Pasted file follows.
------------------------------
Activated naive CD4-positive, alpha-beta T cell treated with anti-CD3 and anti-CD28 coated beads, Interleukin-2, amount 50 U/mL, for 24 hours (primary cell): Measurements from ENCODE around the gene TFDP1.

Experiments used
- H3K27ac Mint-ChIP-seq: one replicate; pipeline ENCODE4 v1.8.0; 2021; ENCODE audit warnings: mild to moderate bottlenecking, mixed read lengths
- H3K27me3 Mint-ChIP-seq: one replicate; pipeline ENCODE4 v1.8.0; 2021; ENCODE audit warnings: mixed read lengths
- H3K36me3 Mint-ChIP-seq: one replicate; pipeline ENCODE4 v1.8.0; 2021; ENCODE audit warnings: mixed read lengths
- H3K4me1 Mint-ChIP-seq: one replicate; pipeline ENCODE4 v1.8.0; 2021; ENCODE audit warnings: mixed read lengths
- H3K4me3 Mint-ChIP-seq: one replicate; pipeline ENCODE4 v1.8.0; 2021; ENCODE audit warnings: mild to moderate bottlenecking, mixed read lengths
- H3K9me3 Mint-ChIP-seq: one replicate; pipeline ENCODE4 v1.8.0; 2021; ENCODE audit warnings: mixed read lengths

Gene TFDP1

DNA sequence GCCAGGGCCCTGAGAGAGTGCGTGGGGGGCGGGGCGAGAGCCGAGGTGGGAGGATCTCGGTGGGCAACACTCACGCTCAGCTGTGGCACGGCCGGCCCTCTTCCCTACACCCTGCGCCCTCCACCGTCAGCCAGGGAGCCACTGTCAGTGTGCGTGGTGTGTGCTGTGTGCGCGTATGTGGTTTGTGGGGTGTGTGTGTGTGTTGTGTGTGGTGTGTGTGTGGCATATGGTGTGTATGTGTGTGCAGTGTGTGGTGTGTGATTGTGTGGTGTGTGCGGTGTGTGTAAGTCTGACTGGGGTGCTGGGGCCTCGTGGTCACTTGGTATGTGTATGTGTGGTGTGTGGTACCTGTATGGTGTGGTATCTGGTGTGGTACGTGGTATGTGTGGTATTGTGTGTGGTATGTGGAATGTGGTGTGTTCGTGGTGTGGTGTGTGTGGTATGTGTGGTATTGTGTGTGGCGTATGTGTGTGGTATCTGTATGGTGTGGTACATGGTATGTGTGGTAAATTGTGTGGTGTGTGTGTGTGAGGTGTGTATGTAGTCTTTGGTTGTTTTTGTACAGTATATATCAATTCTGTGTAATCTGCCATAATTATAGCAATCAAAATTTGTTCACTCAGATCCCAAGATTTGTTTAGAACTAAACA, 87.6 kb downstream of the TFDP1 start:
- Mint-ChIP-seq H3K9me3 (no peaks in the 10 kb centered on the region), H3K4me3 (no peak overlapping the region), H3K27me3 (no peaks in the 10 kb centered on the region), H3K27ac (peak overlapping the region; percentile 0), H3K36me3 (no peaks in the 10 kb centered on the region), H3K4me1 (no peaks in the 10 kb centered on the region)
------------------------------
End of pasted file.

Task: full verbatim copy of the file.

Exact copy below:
Activated naive CD4-positive, alpha-beta T cell treated with anti-CD3 and anti-CD28 coated beads, Interleukin-2, amount 50 U/mL, for 24 hours (primary cell): Measurements from ENCODE around the gene TFDP1.

Experiments used
- H3K27ac Mint-ChIP-seq: one replicate; pipeline ENCODE4 v1.8.0; 2021; ENCODE audit warnings: mild to moderate bottlenecking, mixed read lengths
- H3K27me3 Mint-ChIP-seq: one replicate; pipeline ENCODE4 v1.8.0; 2021; ENCODE audit warnings: mixed read lengths
- H3K36me3 Mint-ChIP-seq: one replicate; pipeline ENCODE4 v1.8.0; 2021; ENCODE audit warnings: mixed read lengths
- H3K4me1 Mint-ChIP-seq: one replicate; pipeline ENCODE4 v1.8.0; 2021; ENCODE audit warnings: mixed read lengths
- H3K4me3 Mint-ChIP-seq: one replicate; pipeline ENCODE4 v1.8.0; 2021; ENCODE audit warnings: mild to moderate bottlenecking, mixed read lengths
- H3K9me3 Mint-ChIP-seq: one replicate; pipeline ENCODE4 v1.8.0; 2021; ENCODE audit warnings: mixed read lengths

Gene TFDP1

DNA sequence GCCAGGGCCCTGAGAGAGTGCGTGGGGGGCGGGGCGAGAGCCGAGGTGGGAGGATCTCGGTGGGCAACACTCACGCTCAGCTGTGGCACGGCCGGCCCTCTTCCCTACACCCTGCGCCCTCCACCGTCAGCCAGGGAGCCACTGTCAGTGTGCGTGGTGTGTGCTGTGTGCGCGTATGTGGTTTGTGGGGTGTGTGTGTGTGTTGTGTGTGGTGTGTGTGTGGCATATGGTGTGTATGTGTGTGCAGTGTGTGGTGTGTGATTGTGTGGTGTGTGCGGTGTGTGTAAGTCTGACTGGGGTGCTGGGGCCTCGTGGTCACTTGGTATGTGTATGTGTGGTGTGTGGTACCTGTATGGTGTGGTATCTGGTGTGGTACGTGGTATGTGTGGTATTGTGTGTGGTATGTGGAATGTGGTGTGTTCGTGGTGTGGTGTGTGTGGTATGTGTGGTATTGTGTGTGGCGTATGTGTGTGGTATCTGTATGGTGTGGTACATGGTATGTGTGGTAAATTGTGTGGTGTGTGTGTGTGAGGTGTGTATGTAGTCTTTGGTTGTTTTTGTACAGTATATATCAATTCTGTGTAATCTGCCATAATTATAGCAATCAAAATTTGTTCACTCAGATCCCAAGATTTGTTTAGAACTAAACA, 87.6 kb downstream of the TFDP1 start:
- Mint-ChIP-seq H3K9me3 (no peaks in the 10 kb centered on the region), H3K4me3 (no peak overlapping the region), H3K27me3 (no peaks in the 10 kb centered on the region), H3K27ac (peak overlapping the region; percentile 0), H3K36me3 (no peaks in the 10 kb centered on the region), H3K4me1 (no peaks in the 10 kb centered on the region)